Member Disputes

How Do I Prove I am a Member of a California LLC?

Question:  Last year my friend and I formed a California limited liability company by filing Articles of Organization with the California Secretary of State.  He opened a bank account on which he is the sole signer.  Although both of us have been providing services on behalf of the LLC my “friend” now says that he owns 100% of the LLC.  How do I prove I own 50% of the LLC?

Answer:  Unfortunately your problem is one we hear about a lot.  It is a problem that can easily be avoided if all the members of a newly formed LLC would sign an Operating Agreement immediately after forming the LLC.  One of primary reasons to sign an Operating Agreement is because it identifies all the members and states the percentage of the LLC owned by each member.  The lack of a good Operating Agreement leads to member disputes and conflict.

The Articles of Organization of a California limited liability company does not contain the names of the members (owners) of the LLC so it is not helpful.  However, California law requires that the members of a newly formed California LLC file a Statement of Information with the California Secretary of State within 90 days of the date the LLC was formed.  If you or your friend filed this document it would be evidence that you are a member of the LLC.  Read “California LLC Statement of Information.”

If your LLC filed a partnership tax return or an S corporation tax return the names and percentage ownership of the LLC should be set forth in the tax return.  If you friend filed the tax return and didn’t give you a copy of the return your friend may not give you a copy of it now.

If you can’t resolve the situation your only recourse may be to file a lawsuit and ask the court to find that you are a member of the LLC.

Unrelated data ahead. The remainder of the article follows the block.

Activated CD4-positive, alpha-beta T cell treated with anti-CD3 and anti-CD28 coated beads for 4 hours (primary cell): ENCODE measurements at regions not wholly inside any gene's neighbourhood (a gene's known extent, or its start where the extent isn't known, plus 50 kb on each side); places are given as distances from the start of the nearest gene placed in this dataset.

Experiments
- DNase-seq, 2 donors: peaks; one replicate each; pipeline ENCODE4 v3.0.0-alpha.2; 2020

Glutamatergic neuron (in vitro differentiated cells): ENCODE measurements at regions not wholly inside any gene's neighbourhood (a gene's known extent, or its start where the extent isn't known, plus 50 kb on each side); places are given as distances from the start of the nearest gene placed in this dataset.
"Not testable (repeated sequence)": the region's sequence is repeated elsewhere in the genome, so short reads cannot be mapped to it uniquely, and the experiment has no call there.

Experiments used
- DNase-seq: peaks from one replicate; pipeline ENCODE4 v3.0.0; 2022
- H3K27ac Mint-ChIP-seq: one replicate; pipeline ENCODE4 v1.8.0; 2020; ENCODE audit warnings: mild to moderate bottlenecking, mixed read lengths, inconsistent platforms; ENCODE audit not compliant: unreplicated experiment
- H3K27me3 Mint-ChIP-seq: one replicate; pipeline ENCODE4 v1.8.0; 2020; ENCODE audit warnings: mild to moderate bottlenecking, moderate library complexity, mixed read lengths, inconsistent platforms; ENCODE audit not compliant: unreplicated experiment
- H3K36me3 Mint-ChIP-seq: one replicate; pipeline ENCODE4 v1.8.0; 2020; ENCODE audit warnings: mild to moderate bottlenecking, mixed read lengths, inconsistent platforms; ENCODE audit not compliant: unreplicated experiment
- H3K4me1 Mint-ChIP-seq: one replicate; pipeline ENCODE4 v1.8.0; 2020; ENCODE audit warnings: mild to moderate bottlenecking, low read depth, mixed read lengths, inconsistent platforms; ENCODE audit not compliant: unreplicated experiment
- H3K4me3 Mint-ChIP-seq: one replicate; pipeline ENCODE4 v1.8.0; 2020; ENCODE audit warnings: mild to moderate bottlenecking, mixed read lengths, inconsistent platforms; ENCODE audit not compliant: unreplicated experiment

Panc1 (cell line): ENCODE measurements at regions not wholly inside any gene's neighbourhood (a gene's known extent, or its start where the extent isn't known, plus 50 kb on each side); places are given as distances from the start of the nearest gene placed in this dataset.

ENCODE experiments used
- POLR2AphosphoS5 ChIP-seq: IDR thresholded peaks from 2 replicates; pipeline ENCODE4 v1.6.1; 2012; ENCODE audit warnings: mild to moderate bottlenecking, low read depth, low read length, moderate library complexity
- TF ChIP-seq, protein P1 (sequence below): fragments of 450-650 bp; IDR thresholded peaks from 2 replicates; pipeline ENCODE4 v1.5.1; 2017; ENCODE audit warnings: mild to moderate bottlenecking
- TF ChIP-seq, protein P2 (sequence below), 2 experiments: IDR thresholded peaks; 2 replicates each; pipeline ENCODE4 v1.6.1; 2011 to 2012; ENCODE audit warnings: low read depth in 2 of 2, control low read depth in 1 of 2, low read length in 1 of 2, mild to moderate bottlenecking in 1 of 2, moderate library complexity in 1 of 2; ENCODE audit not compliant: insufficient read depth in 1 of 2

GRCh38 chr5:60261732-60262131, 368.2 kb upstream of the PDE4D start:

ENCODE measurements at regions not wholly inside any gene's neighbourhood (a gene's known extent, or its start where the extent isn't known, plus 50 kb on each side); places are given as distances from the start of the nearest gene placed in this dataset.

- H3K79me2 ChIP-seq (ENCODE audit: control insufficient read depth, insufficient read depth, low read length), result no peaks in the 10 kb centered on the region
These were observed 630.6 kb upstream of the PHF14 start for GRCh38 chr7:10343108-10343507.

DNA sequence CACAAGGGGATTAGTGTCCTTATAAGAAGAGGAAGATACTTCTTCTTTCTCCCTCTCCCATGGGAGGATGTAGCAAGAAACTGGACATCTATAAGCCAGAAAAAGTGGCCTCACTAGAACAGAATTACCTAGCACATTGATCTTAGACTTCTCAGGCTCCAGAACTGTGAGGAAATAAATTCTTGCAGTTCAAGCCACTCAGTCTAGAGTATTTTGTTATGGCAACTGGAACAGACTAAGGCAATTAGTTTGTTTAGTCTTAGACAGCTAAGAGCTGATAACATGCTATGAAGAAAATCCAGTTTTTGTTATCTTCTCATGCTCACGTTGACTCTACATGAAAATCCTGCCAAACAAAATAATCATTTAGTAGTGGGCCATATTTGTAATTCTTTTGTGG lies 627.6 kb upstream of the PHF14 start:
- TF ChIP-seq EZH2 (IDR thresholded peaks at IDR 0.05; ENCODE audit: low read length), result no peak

By | 2016-07-03T16:52:53+00:00 April 3rd, 2016|Categories: CA LLC Formation, FAQs, How Do I, Member Disputes, Members|0 Comments

California Court of Appeal Rules RULLCA Does Not Apply to LLC Lawsuit Filed before 1/1/14

The California Court of Appeal held in Kennedy v Kennedy, 235 CA4th 1474 (2015), that the California Revised Uniform Limited Liability Company Act (RULLCA) did not apply to a dispute among members of a California limited liability company because their lawsuit was filed before January 1, 2014, the RULLCA effective date.  The court based its ruling on California Corporations Code Section 17713.03 which states,

This title does not affect an action commenced, proceeding brought, or right accrued or accruing before this title takes effect.

The defendants argued that RULLCA applied because they wanted to be able to use the mandatory disgruntled member buy-out scheme set forth in Corporations Code Section 17707.03(c)(1) which states:

In any suit for judicial dissolution, the other members may avoid the dissolution of the limited liability company by purchasing for cash the membership interests owned by the members so initiating the proceeding, the “moving parties,” at their fair market value.

Subsections (c)(2) – (6) set forth a procedure for consummating the buy out.  Subsection (c)(6) states,

A dismissal of any suit for judicial dissolution by a manager, member, or members shall not affect the other members’ rights to avoid dissolution pursuant to this section.

The defendants wanted RULLCA to apply so they could carry out a buy out under Section 17707.03(c) despite the fact the plaintiff had dismissed the claim for judicial dissolution.  There is no mandatory buy out under California’s LLC law before January 1, 2014.

By | 2016-12-13T21:20:06+00:00 July 3rd, 2015|Categories: CA Law, CA LLC Statutes, Lawsuits, Member Disputes|0 Comments

California LLC Allocation of Profits

Question:  My friend and I started a California LLC.  We never signed an Operating Agreement.  I assumed that we would share the profits equally, but my friend says that he gets 60% of the profits and I get 40%.  This dispute has ruined our business relationship.  What should I do?

Answer:  Your dispute is too common.  Unfortunately the toothpaste is out of the tube, and it may be too late to solve the huge problem created by the members failure to sign an Operating Agreement that states how profits and losses will be allocated among the members.  The California Revised Uniform Limited Liability Act does not specify how profits and losses will be allocated among members of a multi-member California LLC.